The final pattern with Mama Bat flying around with her Bat Babies in tow.

Bat babies

One brave little button

I’m writing this because I want you to hold me accountable and I want you to share in my story.

Recently I wrote a children’s book called, ‘The Lost Button’ and on a whim, I entered it into a competition. The prize was a full page critique of your submitted manuscript by KBR (kids-bookreview.com/) and your manuscript being forwarded to Penguin Australia. There was never any guarantee that they would publish it, but still I thought ‘Wow – wouldn’t it be cool if someone ‘proper’ would read one of my stories…”

I don’t publish my kids stuff really and feedback would have been prize enough.

So anyway, I sent in my manuscript and I won!

I won the International Category and I was swiftly transported to Cloud 9 in a state of disbelief. (Goes to show it’s worth putting yourself out there sometimes).

A few months later Penguin Australia came back to me.

The critique they gave me was amazing.

Here are some highlights:

” I found the rhythm and concept of this manuscript lovely, and was impressed that it worked well without visuals”

“The premise for the story is charming and fresh, who hasn’t lost a button themselves and then found it in the oddest of spots?  Buttons can be cute or striking, large or small, square or round and, as the author has so obviously identified, they are curiously anthropomorphic.”

“I found the section of the text where the button is rejected as being particularly clever and the words were great visual clues.”

“I would advise keeping an eye on, and in contact with, this very talented author.”


A slightly disappointing outcome was that they don’t feel like the book was right for them in its then-current form and they suggested some changes.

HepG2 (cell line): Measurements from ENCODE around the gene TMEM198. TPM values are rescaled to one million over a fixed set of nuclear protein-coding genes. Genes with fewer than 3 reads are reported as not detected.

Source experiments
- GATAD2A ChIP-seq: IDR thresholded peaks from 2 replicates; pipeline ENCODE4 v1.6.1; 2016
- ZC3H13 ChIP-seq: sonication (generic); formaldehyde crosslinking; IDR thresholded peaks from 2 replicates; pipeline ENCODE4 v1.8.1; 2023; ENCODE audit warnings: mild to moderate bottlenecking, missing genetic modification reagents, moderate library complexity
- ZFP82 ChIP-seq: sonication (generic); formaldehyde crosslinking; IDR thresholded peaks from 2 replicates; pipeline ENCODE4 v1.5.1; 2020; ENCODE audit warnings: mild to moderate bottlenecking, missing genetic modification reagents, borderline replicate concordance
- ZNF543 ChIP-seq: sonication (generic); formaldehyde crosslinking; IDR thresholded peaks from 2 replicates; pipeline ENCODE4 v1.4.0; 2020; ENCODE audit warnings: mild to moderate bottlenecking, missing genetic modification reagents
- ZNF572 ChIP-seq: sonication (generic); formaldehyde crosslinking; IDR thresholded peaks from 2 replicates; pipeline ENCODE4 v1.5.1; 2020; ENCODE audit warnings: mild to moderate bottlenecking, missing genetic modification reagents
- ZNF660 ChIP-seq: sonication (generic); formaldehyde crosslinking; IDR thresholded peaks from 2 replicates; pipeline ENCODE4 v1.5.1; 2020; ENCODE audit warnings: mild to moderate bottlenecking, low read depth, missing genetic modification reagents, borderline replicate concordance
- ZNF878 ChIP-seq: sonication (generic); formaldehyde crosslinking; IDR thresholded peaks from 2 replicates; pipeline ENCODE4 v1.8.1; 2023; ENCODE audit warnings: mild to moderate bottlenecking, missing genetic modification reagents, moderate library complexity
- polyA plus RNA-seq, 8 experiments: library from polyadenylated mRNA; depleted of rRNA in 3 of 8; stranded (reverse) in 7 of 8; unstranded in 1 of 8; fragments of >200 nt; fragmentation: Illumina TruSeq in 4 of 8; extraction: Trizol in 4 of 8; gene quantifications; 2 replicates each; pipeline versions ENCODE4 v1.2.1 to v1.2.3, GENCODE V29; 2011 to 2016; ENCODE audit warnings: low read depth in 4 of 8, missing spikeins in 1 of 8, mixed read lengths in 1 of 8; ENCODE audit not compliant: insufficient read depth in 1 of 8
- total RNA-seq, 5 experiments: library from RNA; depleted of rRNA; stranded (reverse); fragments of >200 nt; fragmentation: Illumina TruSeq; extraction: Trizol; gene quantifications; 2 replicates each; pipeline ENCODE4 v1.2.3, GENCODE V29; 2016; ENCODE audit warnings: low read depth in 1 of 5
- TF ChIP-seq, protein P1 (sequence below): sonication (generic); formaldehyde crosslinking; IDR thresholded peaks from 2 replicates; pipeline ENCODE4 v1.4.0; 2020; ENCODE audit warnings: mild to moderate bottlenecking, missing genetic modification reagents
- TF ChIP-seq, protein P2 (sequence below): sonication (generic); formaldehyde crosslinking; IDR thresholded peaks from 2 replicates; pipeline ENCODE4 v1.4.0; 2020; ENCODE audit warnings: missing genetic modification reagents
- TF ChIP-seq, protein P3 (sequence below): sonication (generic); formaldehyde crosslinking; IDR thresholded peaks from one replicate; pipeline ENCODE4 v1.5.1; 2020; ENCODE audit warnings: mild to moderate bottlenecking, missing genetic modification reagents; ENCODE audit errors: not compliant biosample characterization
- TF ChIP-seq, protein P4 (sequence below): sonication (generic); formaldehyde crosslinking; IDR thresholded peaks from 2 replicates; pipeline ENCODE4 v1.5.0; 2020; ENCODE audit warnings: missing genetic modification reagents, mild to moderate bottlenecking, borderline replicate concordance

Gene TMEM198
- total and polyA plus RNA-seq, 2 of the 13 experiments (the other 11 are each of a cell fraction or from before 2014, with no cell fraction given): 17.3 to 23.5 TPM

So… I have reworked it and loved it up some and have decided to go down the self-publishing route. (I also cheekily sent them back a revised copy while I work on illustrations so you never know).

And this blog is inviting you to share in the process.

Who knows where this story might lead?

The certificate for my winning manuscript.

The certificate for my winning manuscript.

And just for fun, I am writing a story a day as a self-imposed challenge. I’m up to day 6 so far.

Here is one of my favourites  called ‘Silence Except’ that I wrote yesterday. It’s got nothing to do with buttons this one but you might find you like my writing and want to read more of my stories… (I’m feeling brave sharing this so please be gentle).

And if you like it, please share it because this little button-loving mummy could use all the support she can get.

SILENCE EXCEPT… (a draft – copyright Katrina Ward 2014).

Our house is usually quiet at night. Except on curry night it can be much noisier.

It’s mostly silent except Fweeeeeeeep

That was Mum.

You can also hear the clock ticking and then PWAAAAAARP.

That was Dad.

Sometimes there are footsteps. Pad pad pad.

And the fridge. Errink.

And something pouring. Ploid ploid ploid ploid

And somebody drinking. gulp gulp gulp then Aaaah. And Pad pad pad. Then Kaploomph.

And then silence again.

Silence except for Pfooooff.

That was the dog.

And Squeee-fweep.

That was mum again.

And Feeeeeeooorrrrrp.

And Plurrrrrrrrrthorrrrrrrrrp.


And mum giggling.


That was me.

And then the house is silent again.

Like? Please tell me what you think X

Love and Buttons.

Love Katrina (Outie)

This is how we roll

The Wait

We are on high alert

He sits astride an ocean

Head down, expectant.

Quiet, focussed.

The world halts.

Suspended in time

our lives hang in the breeze

our breaths break like waves

we are the moon and the tide


but nothing on the horizon.

And then…

A ship.

The tide is out.

He beams.

We whoop.

The world relaxes and turns once more.

-KW, 19/10/2014

There is poetry in potty training. Really, there is.

There is poetry in potty training. Really, there is.